free speech

Trigger Warnings by Beth Winegarner

I said: "I'd like to ask you not to joke about triggers and trigger warnings. Folks with PTSD get ridiculed enough as it is."

He said: "I respect you very much. And I respect what you're asking me, and why. I have a very big problem with the concept of 'trigger warnings.' And that may be because of how I was raised, or things I was never exposed to, or because of my own views about jokes, free speech, and so on. Which is not to say that I'm correct in any of it, or, certainly, that I don't have a lot still to learn. But it is a factor in who I am and how I act and what I say. Because I would never want to cause any person undue harm, I will think about it."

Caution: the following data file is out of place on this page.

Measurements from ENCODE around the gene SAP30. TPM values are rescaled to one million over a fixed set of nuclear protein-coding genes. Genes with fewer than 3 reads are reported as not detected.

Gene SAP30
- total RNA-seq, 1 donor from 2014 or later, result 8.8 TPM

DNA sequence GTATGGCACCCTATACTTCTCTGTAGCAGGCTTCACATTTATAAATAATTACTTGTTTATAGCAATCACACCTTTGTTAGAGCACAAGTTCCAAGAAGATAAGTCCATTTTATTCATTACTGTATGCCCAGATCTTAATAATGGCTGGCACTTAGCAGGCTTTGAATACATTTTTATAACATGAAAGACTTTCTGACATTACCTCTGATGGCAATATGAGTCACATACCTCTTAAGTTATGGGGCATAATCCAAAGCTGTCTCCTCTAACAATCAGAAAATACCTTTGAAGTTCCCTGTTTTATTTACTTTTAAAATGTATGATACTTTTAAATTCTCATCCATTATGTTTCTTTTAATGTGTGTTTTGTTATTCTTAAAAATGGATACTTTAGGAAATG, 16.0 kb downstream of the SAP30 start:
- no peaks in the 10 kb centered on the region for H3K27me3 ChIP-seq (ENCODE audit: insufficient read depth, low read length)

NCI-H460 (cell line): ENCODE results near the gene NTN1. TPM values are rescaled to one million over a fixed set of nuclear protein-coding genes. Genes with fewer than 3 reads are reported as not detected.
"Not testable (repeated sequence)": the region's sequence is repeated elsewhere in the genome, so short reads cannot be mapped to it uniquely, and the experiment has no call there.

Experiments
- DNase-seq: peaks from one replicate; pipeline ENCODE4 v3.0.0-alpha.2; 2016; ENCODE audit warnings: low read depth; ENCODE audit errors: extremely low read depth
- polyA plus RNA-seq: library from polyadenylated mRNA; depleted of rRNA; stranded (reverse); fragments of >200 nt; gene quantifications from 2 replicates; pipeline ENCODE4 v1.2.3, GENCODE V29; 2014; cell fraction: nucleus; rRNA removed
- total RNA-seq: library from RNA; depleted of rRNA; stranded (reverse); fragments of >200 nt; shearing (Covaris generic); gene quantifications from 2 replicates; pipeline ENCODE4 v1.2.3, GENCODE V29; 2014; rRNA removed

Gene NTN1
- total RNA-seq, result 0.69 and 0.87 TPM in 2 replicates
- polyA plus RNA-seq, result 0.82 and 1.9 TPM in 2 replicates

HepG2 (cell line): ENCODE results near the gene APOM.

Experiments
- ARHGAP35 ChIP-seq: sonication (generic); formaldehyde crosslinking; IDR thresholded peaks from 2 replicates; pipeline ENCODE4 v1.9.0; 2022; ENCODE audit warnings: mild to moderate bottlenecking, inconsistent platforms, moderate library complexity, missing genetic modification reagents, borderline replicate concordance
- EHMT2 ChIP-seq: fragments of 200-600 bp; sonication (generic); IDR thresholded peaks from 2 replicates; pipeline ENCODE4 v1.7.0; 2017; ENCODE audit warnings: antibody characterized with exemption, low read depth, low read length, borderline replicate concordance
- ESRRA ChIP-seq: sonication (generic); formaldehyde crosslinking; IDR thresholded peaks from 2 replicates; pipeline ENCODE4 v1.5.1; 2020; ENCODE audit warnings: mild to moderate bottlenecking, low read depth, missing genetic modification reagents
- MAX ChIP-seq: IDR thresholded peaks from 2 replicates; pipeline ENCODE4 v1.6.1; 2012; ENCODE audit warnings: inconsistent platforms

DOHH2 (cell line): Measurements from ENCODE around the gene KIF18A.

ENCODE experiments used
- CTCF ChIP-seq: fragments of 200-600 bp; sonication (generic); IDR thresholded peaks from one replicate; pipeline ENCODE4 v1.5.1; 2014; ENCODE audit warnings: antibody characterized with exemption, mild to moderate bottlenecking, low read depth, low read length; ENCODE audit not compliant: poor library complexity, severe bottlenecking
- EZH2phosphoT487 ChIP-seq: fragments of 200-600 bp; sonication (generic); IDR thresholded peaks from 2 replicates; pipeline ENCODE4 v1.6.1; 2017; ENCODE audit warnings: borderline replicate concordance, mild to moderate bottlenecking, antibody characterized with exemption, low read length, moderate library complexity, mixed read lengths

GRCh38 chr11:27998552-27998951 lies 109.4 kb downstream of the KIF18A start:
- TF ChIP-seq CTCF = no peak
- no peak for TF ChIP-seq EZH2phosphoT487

I said: "Thank you. Because being triggered by something causes actual harm to the people who experience them. Think of a trigger warning as like an allergy label for someone with a severe peanut allergy. It's not a spoiler in a movie review. It's a notification that the content could be actually harmful to some folks."

I said: "It's not really up to people who don't have PTSD to have opinions on trigger warnings; it's a bit like able-bodied people having opinions on whether a courthouse that has no wheelchair ramp should warn wheelchair users ahead of time that they can't get inside."

I said: "Another thought is the 'punch up, not down' theory of comedy. Make fun of people who are better off than you, not worse off."

I haven't heard from him since.